Girls, Engineering, Math & Science at UW-Waukesha

The Girls, Engineering, Math & Science program at UW-Waukesha is already in its ninth year, but the program continues to reach capacity time and time again. Holly Wehrhahn, Southeast Director of Continuing Education for UW Colleges, has seen the program grow from its small initial iteration to today, where space is at a premium.

“The girls loves our GEMS program and we have people that begin calling months and months and months in advance,” says Wehrhahn. “We have many girls that attend year after year until we have to tell them ‘No, you’re too old now!’.”

That growth is not an accident, and speaks to the impact GEMS has had on the cohort of young girls that have attended the program multiple times already. The coordinators hope to expand girls’ career horizons, primarily by promoting outside-the-box thinking in an environment with like-minded students.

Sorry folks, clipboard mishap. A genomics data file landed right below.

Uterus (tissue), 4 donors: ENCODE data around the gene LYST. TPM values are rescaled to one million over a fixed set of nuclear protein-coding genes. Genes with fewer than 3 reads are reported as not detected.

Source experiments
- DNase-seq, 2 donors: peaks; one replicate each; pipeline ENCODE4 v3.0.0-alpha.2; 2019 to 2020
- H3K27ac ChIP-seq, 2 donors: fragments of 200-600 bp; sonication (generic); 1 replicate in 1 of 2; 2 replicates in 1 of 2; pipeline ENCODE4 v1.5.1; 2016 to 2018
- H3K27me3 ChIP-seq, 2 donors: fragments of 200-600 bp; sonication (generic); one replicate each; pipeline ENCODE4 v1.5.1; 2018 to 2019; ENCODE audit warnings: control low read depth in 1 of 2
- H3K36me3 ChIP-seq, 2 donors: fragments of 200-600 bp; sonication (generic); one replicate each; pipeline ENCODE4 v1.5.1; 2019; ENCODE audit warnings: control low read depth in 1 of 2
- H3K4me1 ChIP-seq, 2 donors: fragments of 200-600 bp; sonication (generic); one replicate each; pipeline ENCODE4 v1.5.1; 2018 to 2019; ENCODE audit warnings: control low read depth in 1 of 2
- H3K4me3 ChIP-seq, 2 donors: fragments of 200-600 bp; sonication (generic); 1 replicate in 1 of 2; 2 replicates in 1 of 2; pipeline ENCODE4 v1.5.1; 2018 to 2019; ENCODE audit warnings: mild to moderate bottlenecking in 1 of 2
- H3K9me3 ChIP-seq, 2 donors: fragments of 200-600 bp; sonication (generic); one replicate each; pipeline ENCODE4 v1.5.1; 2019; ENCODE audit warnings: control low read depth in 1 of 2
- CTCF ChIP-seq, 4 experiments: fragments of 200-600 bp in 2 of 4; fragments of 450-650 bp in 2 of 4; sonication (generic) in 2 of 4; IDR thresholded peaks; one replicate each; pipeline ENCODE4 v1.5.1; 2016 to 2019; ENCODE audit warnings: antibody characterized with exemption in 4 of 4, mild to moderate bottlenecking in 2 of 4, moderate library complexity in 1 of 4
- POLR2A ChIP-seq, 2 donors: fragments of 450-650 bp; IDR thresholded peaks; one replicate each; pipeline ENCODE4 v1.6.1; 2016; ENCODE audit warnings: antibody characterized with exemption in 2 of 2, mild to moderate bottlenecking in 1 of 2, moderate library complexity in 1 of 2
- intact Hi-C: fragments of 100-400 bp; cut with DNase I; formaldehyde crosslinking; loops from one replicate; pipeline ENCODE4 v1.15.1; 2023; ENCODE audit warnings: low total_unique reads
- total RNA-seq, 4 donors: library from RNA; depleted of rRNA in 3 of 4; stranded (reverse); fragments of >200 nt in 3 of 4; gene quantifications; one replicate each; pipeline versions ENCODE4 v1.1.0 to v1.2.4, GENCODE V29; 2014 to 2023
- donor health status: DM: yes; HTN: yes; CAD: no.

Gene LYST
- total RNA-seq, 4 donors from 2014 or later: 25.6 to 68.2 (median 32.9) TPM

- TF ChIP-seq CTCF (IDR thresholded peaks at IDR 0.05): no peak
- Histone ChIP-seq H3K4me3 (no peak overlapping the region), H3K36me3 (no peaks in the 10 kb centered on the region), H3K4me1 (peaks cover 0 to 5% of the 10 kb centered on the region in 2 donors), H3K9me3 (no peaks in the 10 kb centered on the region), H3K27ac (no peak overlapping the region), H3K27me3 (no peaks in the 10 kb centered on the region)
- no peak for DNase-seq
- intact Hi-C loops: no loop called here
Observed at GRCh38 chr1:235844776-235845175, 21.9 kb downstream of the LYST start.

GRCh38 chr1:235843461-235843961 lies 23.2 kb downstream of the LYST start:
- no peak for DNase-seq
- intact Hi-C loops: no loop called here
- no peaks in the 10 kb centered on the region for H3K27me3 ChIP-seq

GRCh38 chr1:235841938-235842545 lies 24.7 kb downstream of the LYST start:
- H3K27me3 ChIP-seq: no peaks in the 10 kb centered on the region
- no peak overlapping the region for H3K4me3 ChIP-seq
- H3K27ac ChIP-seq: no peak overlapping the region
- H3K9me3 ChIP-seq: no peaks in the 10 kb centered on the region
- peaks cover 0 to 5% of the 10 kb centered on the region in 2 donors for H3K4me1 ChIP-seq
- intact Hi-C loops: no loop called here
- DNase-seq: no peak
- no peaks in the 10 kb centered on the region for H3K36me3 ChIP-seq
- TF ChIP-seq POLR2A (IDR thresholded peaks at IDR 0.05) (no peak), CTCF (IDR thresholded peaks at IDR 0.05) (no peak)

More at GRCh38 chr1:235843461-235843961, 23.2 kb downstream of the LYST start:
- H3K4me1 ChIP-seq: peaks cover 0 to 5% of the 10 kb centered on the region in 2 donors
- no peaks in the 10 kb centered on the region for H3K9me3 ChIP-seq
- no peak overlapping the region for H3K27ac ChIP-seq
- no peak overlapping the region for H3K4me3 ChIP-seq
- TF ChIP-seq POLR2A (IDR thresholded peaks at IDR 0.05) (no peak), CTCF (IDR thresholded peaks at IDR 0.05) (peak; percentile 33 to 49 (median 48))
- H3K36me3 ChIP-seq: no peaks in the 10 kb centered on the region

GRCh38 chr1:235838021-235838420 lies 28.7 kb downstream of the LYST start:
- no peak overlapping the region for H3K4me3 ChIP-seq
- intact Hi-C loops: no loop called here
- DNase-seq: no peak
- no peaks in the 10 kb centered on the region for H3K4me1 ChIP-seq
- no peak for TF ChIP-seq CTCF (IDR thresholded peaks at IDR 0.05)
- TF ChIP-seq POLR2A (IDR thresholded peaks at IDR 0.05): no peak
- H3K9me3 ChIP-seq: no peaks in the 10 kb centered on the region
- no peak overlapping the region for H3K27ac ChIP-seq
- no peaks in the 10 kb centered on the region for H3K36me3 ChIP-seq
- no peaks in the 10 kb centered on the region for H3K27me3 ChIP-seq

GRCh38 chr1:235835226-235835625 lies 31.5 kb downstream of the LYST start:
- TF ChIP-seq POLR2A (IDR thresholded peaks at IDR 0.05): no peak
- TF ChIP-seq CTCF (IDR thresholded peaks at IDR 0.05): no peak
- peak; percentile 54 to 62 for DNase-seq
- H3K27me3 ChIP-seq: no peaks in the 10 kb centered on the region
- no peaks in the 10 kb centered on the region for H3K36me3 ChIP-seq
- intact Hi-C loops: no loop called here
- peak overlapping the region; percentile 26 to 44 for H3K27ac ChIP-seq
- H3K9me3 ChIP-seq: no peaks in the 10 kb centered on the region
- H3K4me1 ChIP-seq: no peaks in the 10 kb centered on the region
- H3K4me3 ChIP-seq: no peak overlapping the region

“Getting girls engaged in events like STEM start to open up their minds to other fields that maybe they weren’t aware of,” says Nikole McMyler, a four-year volunteer with the GEMS program. “We’re opening their minds to see things that otherwise they may not have realized.” Reinforcing to middle school girls that they can aspire to be whatever they want is one of the main lessons GEMS hopes to impart on its participants.

Elizabeth Hensiak, former GEMS coordinator for UW-Waukesha agrees, “One of the main goals is just to let middle school girls know that, ‘hey you guys can follow your passion if it’s a career in the science, technology, engineering or mathematics’ even though that’s something that years ago was just for boys or men.”

Of course, the program wouldn’t be as successful as it is without the girls finding it beneficial and enjoyable. Every year though, the feedback is overwhelmingly positive. “I think that GEMS is important because I know that there aren’t a lot of female engineers and people in the science industry so it’s good to get girls interested in science from a fairly young age,” said one participant.

Another participant took GEMS importance to an even further level, “I think GEMS is important because it teaches girls that they can pretty much do anything”. If even one girl walks away with that sentiment of unlimited possibilities, GEMS has more than accomplished its goal.